Because certain events are fixed, Jesus’ birth would not have been on December 25, but would have been during the harvest and late fall of the year. This certainly would make the traveling for a census with a pregnant woman more doable.
Since the Jewish year begins with the sliver of the new moon, in the season that seeds can be put in the ground, their year began in March or April. The month can vary since Jews had an occasional leap year that was a month leap
where ours is only an added day since our calendar compensates by having 30 and 31 day months. If the spring new moon came up and the priests decided it was still too cold for planting, they would wait to start the year with the next new moon in 29 days.
So what does this mean? Not much. It does make more sense to learn that Jesus was born not in the dead of winter, but instead it must have been during the time that the Jews would be observing the third major feast of the year, Tabernacles. And that gives me a stirring thought that God literally came into the world to “tabernacle” amongst us in the form of His beloved Son, our Saviour, Jesus Christ.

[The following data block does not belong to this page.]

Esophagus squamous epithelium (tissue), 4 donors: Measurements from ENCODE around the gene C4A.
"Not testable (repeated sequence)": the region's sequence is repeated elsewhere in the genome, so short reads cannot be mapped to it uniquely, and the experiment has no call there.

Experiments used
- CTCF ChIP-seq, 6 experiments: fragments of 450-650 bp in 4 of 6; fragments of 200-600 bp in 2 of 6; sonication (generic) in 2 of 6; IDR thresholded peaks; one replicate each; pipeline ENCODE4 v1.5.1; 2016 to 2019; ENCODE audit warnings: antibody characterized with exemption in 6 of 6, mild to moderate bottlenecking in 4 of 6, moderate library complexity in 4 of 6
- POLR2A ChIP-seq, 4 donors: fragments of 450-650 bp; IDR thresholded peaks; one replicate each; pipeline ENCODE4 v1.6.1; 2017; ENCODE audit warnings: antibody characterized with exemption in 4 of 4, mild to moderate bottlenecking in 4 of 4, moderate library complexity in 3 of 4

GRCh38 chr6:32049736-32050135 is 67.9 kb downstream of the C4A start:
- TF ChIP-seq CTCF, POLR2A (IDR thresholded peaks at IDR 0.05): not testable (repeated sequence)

If you are so inclined to honor people’s birthdays, you might especially place even more importance on remembering that Jesus was born. That’s your prerogative and God says you may hold a certain day above another if you are convicted to do so. Do it to the Lord and do it in faith. Romans 14. If you want that day to be in the fall as the combines are bringing in the corn or if you want it to be near the end of December, you may do so. It is your private holy day to the Lord. But with the same spirit, be sure you do not judge others who do not have the same conviction or desire to remember His birth. Do not bind it on him. Do not seek to make it a holy day in the church. Romans 14 shows us that a birthday, even one as grand as Jesus’, is to be privately observed. 12/26/2017
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